Why the EU is so clueless about the Euro crisis

Insulated from the demos and unpractised in the art of political leadership, it is little wonder EU officials can do little to address Euro woes.

Frank Furedi

Frank Furedi

Topics World

The slide of the Euro on the money markets signals the possibility that the European Union may not survive its sovereign-debt contagion in its present form. However, European policymakers refuse to acknowledge their own responsibility for this problem and are reluctant to take any decisive action to contain it.

Policymakers often indulge in what is called responsibility-avoidance. EU functionaries have perfected the practice of responsibility-avoidance; in fact they have transformed it into an artform.

In recent years, whenever I talked to insiders in the Brussels beltway, they often lectured me about Britain’s annoying and disappointing Euro-sceptics. In the months following the first stage of the Euro-crisis, their disappointment shifted its attentions to Germany. All of a sudden, German unilateralism became the spectre haunting the EU political class. At times, one even heard it suggested that the Germans were deliberately trying to transform Europe’s little economic difficulty into a major crisis in order to extend and consolidate their influence over the continent.

That was then. In recent weeks, after the downgrading of Portugal’s sovereign debt to junk status, EU groupspeak has mutated into a frenzy of invective against the big three American credit-rating agencies: Moody’s, Standard & Poor’s and Fitch. All of a sudden these agencies stand accused of malevolently conspiring to destroy Europe. The president of the European Commission, Jose Manuel Durrao Barroso, swiftly assumed leadership of this depressing blame game, condemning Moody’s for being responsible for Portugal’s economic predicament. He denounced the company’s analysis of Portugal’s financial crisis as biased and speculative.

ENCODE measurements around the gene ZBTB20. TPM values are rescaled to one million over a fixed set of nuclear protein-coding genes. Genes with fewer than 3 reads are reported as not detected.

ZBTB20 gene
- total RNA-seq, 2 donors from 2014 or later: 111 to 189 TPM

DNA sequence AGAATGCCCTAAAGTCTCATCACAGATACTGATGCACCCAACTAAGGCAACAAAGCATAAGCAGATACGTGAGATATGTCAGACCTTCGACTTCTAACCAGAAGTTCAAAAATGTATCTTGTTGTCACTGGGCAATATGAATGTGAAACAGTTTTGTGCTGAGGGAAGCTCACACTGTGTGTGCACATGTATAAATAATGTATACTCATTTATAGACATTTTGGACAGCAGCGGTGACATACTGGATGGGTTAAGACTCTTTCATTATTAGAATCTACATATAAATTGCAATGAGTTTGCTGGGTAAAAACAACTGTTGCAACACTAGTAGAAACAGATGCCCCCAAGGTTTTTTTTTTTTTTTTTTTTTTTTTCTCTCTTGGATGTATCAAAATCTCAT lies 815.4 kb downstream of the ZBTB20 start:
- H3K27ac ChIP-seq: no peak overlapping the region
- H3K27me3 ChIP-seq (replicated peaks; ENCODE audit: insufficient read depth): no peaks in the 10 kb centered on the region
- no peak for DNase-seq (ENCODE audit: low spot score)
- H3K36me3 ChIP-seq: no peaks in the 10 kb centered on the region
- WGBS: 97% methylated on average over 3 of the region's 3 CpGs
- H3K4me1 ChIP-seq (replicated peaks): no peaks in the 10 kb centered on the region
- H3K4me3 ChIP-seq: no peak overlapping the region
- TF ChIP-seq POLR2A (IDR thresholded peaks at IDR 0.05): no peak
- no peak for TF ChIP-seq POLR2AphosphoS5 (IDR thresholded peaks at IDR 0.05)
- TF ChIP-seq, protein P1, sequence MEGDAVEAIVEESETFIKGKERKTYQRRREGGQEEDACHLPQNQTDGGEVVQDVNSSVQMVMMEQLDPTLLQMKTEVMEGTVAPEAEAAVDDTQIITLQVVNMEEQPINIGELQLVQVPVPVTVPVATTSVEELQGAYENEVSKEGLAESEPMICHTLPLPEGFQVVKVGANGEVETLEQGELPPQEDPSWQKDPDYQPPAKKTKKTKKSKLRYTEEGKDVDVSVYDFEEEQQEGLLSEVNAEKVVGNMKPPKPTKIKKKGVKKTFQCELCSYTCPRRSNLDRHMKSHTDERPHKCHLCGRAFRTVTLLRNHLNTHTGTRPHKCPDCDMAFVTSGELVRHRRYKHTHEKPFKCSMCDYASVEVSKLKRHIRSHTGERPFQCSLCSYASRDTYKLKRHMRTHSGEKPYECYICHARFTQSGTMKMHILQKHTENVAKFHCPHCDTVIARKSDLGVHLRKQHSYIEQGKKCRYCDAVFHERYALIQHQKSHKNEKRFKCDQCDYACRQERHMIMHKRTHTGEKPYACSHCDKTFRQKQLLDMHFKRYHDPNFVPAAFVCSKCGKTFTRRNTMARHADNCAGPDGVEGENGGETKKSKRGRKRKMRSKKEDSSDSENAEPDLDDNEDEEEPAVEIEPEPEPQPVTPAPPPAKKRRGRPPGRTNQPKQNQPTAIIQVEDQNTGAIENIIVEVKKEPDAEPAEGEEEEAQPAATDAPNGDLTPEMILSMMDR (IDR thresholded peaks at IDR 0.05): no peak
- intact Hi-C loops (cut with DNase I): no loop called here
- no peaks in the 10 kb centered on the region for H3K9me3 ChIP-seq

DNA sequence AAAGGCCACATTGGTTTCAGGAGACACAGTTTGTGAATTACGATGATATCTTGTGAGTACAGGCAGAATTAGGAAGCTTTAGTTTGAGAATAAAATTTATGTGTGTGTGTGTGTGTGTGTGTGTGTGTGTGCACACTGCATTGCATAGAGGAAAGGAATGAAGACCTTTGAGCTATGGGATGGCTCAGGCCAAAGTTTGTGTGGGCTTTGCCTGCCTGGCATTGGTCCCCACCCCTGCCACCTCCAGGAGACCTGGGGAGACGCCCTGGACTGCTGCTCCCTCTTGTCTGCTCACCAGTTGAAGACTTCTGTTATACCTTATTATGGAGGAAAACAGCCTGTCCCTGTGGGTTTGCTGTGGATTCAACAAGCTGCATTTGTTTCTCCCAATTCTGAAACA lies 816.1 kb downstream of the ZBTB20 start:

Barroso’s refusal to confront Europe’s financial crisis head-on is shared by a significant section of the EU political establishment. However, they rarely put forward their alternative analysis, their blame game, with any conviction. Indeed, in recent weeks the impression I got when talking to people in Brussels is that they sense that Greece is only the beginning and that what is at stake is not only the Euro but the whole EU project. I have visited Brussels regularly during the past five years, but this is the first time that my interlocutors revealed their fears that the Euro crisis is more than a financial one. It might also represent the end of an era, they suggest.

Since my visit to Brussels last week, the Euro has slid even further on the money markets and now Italy shows every sign of becoming the new Portugal, if not the new Greece. However, what’s really fascinating about recent developments is not the financial crisis but the political paralysis afflicting EU policymakers. Typically, politicians are pointing the finger of blame at each other. Italian president Silvio Berlusconi has openly clashed with his finance minister, Giulio Tremonti, though no doubt they agree that an American credit-rating agency is to blame for exposing the mess that the Italian economy is in.